How much should you be investing in your company’s marketing program?
I met with a client recently who asked, “How much should a business like mine spend on marketing?”
It wasn’t the first time someone has asked me that question. After all, it’s an important answer to know. The problem is that there’s no magic formula, as every company ” even those in the same industry ” faces unique challenges and opportunities.
Rather than blindly picking a number on budget-review day, take a few things into account. Ask yourself these four questions to take a more systematic approach:
All of your decisions should be based on your business goals. Want to drive in more local customers? Want to make current customers more loyal? Want to improve off season sales? When you have clear goals in mind, the paths to reaching them become more obvious. You will see the tangible results of marketing. At that point, spending on the right marketing efforts becomes an investment instead of an expense.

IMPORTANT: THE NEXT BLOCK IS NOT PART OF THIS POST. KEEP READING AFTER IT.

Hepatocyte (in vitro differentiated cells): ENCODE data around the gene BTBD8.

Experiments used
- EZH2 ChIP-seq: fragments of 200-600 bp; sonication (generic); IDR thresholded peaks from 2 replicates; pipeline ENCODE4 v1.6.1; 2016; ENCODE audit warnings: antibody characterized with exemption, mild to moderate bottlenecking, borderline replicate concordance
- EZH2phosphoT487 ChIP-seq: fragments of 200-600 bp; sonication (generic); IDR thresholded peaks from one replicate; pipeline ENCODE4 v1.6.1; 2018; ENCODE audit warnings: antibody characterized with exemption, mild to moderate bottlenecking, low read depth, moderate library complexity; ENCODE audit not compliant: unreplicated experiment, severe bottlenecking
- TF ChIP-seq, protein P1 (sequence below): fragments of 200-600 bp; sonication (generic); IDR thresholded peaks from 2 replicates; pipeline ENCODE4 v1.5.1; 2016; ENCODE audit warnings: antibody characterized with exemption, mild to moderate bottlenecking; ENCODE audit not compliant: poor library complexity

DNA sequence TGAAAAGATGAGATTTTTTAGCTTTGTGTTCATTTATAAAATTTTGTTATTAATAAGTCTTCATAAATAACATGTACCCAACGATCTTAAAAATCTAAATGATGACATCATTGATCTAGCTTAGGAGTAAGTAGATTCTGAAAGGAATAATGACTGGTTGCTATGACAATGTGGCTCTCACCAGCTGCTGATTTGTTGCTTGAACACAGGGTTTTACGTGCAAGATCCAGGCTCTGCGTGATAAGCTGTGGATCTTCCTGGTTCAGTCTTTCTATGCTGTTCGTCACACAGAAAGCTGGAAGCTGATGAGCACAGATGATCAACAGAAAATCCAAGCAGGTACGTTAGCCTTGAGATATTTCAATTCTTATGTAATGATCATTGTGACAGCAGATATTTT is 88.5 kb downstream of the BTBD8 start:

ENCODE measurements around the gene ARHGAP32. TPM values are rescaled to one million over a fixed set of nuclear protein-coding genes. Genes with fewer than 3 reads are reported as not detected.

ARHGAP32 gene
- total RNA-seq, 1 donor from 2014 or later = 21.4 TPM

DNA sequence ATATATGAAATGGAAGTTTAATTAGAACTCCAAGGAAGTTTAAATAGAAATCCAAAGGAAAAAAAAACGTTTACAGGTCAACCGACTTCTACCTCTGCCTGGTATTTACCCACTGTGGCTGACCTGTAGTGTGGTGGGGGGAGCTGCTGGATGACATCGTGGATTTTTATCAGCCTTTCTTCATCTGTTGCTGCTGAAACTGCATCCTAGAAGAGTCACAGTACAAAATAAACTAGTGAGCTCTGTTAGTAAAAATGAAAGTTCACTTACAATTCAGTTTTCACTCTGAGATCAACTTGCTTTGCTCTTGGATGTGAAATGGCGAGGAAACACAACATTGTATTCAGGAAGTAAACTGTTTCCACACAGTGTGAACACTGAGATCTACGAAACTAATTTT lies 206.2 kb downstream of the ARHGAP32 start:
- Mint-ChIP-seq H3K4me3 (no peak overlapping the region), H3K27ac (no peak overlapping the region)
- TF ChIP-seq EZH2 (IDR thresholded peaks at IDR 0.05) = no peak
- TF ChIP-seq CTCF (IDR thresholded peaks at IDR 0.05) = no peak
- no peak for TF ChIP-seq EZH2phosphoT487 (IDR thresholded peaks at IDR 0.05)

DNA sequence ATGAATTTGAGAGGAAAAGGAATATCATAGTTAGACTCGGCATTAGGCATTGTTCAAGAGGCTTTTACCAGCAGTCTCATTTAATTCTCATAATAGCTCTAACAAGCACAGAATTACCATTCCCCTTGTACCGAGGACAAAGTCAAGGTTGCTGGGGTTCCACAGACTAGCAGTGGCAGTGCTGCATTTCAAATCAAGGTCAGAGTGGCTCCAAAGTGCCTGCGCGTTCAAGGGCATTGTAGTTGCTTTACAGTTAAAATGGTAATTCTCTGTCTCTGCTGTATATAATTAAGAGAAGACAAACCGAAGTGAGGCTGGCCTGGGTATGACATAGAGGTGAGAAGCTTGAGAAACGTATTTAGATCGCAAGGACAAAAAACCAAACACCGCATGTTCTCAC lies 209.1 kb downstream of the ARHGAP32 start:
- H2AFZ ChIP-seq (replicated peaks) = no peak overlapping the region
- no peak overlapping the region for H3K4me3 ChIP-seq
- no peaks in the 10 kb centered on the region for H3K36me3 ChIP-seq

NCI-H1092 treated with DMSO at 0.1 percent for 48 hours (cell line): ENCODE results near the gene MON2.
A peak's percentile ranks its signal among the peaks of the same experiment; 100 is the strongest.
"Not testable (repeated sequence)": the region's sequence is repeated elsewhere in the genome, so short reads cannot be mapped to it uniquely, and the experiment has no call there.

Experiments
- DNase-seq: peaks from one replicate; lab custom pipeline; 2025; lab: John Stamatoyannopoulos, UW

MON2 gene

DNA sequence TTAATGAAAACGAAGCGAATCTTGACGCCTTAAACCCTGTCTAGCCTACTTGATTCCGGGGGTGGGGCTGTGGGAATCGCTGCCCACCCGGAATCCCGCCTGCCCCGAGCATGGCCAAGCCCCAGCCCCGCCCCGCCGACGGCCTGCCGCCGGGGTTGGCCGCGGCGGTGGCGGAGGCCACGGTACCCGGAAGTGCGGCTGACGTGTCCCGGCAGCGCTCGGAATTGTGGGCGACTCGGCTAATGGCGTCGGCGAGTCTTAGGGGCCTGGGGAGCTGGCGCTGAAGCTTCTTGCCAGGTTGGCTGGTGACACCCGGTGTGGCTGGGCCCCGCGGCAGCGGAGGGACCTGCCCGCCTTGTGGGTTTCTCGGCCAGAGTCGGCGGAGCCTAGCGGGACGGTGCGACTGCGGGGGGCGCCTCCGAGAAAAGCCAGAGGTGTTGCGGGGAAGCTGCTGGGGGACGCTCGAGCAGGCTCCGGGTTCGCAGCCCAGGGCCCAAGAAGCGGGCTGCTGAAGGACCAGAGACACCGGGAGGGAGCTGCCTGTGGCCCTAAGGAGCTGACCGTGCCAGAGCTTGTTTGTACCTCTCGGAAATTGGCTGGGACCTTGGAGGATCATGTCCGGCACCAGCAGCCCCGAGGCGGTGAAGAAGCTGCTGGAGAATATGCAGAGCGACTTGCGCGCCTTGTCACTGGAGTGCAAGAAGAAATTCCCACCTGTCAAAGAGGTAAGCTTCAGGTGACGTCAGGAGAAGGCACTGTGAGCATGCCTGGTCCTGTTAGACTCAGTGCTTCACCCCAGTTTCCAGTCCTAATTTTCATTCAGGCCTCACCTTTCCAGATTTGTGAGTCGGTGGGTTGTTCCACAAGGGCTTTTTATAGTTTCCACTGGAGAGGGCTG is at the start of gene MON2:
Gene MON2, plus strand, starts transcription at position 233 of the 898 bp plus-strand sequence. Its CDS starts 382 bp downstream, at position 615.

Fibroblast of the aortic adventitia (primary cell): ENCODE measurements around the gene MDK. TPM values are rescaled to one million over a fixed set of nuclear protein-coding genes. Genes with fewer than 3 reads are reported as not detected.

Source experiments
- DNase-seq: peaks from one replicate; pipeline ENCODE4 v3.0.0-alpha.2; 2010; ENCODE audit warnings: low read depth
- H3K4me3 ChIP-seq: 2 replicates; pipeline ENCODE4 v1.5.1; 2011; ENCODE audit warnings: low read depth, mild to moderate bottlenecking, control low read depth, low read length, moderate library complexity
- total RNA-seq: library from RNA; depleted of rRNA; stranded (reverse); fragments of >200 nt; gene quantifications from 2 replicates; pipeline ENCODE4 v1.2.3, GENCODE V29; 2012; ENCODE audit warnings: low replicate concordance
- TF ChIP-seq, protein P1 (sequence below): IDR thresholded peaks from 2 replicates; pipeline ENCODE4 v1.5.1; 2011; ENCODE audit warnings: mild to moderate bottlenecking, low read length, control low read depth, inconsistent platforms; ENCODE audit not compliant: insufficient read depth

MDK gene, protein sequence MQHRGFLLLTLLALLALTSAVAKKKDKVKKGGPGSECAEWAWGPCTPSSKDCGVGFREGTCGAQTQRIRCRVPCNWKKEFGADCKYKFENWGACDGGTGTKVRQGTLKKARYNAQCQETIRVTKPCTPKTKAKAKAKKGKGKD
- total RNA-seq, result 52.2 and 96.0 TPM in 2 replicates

Dig up this information from your trade organization.
Participate in The Longevity Project
The Longevity Project is an annual campaign to help educate readers about what it takes to live a long, fulfilling life in our valley. This year Kevin shares his story of hope and celebration of life with his presentation Cracked, Not Broken as we explore the critical and relevant topic of mental health.
What do most businesses like yours spend on marketing as a percentage of sales? That’s a great number to compare to your own efforts. But remember: There are plenty of reasons to spend more or less than the industry average.
They may not want to tell you, but it’s easy enough to track their marketing. Keep an eye on all they do and you can get a pretty good estimate on how much they’re spending. Ads in the paper? A fancy new brochure? Be warned: This is only a good comparison with competitors similar in size and customer base. Otherwise, you’re likely to have very different goals.
Sadly, this is often the only question many businesses base their marketing budget on. While it’s an important one to ask, it shouldn’t be the sole basis for your budget. Marketing is about future sales. Spending only leftovers will leave you with tepid future sales. After all, if you know you’ll get a good payback on certain marketing efforts, you will always find the money.
Factor in all four of these questions when planning your budget. Mix in some gut instinct to guide your decision (after all, you know your business better than anyone). Invest smartly in marketing and those efforts will become the investment they should be. Otherwise, they’re just too expensive.